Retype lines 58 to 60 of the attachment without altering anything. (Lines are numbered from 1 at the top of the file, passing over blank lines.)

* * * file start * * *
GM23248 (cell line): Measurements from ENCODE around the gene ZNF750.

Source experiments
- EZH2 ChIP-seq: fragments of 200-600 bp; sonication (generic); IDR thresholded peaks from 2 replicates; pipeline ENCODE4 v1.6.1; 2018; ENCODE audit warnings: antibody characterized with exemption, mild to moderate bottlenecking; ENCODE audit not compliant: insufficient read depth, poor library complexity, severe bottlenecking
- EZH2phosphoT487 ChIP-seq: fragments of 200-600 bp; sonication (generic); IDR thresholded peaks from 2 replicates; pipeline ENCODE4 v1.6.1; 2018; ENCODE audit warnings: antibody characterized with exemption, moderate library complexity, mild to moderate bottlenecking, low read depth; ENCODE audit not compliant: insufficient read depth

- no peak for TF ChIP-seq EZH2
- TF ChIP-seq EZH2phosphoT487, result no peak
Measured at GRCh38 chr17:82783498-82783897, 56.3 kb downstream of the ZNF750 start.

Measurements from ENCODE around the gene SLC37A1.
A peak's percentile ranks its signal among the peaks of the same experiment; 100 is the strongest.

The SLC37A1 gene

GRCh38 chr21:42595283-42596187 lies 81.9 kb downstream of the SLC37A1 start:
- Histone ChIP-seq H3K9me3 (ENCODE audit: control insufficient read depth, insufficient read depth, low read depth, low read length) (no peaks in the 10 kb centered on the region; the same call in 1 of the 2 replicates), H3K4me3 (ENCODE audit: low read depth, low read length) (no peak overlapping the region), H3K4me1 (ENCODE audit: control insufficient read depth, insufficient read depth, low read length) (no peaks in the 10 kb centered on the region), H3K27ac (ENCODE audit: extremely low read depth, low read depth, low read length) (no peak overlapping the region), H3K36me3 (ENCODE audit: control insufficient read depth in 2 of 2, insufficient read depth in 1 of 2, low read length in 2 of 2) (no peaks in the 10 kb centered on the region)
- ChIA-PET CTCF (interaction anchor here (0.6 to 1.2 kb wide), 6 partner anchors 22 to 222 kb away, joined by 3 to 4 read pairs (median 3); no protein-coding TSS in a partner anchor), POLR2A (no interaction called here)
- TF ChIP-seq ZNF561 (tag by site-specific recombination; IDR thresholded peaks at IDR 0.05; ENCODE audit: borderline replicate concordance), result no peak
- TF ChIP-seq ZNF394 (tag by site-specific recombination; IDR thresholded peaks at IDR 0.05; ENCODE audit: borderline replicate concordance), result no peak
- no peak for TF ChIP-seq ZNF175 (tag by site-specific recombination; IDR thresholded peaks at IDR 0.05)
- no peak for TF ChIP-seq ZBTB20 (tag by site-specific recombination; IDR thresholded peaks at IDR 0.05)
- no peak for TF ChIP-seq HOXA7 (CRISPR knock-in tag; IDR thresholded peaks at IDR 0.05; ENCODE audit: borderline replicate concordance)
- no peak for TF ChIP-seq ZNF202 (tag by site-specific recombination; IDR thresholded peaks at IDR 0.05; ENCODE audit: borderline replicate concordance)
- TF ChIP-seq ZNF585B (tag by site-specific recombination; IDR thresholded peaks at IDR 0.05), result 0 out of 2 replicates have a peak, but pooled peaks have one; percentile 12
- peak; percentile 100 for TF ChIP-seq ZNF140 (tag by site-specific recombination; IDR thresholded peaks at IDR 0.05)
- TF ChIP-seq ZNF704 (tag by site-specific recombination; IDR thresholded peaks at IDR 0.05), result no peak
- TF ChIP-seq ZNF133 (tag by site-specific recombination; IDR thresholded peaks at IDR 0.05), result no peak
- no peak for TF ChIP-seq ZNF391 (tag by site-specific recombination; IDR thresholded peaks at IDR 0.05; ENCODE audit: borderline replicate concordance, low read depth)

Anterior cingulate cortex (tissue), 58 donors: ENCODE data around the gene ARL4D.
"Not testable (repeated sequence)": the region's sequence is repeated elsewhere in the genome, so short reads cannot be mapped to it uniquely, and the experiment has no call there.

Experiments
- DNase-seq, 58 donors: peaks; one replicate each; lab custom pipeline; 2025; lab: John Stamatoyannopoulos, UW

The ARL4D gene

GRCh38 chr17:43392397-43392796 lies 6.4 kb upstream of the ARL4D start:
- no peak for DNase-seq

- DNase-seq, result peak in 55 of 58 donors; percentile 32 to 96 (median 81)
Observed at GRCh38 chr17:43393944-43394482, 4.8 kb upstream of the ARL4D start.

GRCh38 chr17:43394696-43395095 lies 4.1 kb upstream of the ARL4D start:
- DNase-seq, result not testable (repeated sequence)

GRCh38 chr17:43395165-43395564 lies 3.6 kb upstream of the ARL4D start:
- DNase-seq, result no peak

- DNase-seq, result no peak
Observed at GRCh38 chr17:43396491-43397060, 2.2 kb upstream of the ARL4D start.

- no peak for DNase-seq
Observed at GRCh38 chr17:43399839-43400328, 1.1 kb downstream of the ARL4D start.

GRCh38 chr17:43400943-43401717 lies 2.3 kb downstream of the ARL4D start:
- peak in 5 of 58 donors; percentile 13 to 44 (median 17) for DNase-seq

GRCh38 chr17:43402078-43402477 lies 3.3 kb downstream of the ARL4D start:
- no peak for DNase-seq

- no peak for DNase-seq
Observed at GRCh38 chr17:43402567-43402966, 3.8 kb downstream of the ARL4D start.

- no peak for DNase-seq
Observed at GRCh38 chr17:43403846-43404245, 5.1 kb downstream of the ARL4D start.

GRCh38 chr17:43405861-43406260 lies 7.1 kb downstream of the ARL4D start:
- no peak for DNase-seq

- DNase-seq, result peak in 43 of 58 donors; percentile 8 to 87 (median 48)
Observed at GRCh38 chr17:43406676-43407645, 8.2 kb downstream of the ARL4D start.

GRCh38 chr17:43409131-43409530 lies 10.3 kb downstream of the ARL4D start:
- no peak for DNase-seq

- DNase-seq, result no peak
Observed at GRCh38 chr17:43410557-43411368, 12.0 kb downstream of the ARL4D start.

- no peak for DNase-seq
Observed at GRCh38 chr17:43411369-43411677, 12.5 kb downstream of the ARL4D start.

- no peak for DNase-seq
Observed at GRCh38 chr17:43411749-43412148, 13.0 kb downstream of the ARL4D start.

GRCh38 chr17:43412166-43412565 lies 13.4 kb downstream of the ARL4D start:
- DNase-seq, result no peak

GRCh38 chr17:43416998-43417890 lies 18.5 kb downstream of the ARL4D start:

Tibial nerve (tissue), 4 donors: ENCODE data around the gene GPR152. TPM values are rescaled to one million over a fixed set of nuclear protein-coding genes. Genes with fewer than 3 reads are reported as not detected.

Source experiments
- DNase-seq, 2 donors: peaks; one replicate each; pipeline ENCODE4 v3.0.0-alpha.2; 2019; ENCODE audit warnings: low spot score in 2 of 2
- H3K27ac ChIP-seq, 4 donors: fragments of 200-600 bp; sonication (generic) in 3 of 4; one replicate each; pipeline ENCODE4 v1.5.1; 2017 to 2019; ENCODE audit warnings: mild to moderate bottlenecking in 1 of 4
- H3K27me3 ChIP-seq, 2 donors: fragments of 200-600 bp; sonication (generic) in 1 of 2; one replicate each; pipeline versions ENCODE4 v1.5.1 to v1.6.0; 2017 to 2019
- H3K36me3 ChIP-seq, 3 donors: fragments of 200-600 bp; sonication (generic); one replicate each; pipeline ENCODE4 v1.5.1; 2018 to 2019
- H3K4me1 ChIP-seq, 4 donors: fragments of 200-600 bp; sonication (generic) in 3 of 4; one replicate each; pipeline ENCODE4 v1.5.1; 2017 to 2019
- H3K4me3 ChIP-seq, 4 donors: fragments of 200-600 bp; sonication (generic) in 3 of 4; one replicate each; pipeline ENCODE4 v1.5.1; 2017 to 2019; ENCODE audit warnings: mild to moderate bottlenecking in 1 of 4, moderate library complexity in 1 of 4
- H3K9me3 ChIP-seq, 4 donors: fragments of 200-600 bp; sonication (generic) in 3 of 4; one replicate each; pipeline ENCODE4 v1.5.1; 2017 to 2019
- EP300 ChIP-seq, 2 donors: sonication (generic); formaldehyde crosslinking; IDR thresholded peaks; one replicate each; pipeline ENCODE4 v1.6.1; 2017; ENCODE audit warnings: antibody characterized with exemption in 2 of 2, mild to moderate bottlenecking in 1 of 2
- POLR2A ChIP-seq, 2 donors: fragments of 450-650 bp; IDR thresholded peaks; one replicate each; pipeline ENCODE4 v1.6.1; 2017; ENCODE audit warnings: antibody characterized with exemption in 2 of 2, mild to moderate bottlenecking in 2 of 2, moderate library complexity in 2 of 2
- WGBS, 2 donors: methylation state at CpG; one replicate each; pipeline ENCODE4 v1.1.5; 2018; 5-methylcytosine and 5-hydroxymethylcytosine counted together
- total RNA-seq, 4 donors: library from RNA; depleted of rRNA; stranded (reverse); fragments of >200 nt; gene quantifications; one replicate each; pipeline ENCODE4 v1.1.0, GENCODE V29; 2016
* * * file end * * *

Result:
- no peak for DNase-seq
Observed at GRCh38 chr17:43411369-43411677, 12.5 kb downstream of the ARL4D start.

- no peak for DNase-seq